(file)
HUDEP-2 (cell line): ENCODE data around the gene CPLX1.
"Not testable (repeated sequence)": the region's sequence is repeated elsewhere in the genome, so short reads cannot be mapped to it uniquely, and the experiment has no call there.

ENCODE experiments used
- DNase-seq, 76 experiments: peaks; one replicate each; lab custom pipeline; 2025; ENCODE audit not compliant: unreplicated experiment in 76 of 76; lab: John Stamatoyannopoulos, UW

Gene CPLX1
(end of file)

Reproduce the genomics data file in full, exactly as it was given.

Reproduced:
HUDEP-2 (cell line): ENCODE data around the gene CPLX1.
"Not testable (repeated sequence)": the region's sequence is repeated elsewhere in the genome, so short reads cannot be mapped to it uniquely, and the experiment has no call there.

ENCODE experiments used
- DNase-seq, 76 experiments: peaks; one replicate each; lab custom pipeline; 2025; ENCODE audit not compliant: unreplicated experiment in 76 of 76; lab: John Stamatoyannopoulos, UW

Gene CPLX1